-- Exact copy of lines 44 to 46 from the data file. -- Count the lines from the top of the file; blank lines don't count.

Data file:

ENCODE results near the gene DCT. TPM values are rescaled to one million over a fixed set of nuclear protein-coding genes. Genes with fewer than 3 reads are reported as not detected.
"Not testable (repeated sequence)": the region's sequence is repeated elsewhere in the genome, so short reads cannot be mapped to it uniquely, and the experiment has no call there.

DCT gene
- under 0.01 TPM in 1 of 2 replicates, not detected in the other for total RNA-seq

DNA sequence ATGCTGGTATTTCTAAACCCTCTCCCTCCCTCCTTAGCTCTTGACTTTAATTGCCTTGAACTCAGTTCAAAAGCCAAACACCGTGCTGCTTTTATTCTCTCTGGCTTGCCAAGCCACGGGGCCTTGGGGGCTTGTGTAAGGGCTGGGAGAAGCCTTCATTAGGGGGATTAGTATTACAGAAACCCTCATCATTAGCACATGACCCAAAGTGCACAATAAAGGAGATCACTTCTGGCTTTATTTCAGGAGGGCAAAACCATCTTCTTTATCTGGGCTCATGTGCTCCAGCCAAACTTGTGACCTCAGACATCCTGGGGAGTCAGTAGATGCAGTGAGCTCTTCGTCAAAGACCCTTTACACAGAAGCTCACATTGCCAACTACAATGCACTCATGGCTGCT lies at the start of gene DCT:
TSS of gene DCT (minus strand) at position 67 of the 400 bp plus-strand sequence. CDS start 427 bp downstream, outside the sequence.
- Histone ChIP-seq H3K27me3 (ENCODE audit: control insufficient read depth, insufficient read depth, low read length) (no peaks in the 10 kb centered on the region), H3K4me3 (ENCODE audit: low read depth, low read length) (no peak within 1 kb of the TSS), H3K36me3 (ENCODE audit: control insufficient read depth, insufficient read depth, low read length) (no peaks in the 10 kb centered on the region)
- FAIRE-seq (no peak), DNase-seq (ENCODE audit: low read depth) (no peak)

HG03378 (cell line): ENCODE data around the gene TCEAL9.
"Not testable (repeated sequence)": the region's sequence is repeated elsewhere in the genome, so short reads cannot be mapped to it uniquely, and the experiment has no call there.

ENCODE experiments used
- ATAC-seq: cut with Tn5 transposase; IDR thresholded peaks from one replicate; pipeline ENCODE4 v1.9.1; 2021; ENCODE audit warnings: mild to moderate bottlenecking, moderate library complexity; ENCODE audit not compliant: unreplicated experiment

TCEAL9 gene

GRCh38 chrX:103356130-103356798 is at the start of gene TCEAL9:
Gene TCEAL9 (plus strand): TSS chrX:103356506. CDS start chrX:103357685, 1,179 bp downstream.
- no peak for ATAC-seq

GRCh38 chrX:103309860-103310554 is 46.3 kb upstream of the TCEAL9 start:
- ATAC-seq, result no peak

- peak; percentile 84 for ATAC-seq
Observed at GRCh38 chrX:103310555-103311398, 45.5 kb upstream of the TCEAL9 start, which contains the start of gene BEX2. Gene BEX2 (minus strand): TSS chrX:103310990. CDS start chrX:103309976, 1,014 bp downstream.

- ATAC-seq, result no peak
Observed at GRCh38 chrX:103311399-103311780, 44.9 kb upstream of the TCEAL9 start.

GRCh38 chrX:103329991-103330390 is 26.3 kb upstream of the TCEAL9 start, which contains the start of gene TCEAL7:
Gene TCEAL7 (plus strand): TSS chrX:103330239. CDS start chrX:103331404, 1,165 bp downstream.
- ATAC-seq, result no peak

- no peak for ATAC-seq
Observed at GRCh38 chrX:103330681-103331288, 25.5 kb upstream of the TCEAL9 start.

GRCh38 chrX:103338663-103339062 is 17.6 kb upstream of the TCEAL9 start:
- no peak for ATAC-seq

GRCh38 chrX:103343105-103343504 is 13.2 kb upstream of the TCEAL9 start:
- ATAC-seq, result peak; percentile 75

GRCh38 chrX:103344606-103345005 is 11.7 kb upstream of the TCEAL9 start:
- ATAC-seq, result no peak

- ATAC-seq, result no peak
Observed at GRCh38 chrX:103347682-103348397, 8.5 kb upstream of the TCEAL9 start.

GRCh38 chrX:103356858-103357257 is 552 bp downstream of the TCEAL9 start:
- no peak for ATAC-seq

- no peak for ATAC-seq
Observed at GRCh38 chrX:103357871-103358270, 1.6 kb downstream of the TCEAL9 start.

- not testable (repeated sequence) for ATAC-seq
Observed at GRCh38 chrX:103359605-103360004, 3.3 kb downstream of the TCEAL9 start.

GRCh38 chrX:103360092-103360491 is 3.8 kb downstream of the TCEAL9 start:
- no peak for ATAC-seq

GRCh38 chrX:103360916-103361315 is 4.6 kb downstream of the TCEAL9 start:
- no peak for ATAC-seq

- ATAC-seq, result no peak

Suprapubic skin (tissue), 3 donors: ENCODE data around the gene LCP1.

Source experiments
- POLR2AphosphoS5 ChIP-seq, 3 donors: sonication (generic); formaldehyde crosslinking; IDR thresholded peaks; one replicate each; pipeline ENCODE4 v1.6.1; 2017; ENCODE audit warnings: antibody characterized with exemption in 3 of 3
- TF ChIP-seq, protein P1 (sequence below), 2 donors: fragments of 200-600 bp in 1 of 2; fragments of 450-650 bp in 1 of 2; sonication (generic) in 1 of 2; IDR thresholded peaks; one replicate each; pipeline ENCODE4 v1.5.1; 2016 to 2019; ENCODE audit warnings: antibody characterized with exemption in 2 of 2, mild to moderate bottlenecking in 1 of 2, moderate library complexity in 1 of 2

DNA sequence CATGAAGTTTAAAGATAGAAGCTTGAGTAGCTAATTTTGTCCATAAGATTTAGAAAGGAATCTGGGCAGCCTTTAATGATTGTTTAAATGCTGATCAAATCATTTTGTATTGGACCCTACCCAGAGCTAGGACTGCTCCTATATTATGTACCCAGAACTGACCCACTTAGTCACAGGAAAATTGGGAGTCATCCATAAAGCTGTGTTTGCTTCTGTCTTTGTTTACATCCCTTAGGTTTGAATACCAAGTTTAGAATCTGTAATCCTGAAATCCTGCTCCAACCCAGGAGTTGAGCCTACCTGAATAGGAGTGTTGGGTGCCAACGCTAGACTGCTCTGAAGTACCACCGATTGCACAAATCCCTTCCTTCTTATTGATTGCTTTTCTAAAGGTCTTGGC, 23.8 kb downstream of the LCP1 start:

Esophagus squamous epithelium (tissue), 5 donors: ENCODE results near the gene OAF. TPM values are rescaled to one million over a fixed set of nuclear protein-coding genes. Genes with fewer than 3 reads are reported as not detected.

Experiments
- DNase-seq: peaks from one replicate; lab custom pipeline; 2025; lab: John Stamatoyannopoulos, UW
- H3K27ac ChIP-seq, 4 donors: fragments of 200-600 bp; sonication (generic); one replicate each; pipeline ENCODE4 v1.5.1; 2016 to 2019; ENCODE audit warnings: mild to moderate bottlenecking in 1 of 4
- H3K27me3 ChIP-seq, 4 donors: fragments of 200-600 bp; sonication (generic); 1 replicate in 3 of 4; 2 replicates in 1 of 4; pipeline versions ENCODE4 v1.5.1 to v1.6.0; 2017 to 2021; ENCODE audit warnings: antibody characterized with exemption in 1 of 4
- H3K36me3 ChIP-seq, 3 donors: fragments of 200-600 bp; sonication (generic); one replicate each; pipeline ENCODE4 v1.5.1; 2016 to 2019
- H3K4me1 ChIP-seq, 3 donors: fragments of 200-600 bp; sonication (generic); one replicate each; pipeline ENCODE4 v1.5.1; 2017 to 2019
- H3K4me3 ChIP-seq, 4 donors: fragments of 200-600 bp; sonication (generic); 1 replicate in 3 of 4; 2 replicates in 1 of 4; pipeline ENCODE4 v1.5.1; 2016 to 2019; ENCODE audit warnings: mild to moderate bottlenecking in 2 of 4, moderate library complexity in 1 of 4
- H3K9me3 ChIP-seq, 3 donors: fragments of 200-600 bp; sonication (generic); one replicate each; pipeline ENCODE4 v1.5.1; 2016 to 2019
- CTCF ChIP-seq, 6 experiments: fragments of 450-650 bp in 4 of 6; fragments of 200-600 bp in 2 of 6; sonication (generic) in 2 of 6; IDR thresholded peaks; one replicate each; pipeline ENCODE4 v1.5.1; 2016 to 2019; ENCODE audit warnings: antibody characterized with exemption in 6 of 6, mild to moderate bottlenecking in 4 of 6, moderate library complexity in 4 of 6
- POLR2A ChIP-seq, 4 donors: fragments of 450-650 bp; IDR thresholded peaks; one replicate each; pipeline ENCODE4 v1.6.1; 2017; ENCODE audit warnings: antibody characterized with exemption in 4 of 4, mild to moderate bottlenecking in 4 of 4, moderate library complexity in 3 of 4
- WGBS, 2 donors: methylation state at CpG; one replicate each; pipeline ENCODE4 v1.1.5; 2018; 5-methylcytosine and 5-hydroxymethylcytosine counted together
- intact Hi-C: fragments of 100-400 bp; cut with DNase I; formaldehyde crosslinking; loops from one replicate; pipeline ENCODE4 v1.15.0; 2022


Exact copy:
GRCh38 chrX:103360916-103361315 is 4.6 kb downstream of the TCEAL9 start:
- no peak for ATAC-seq

- ATAC-seq, result no peak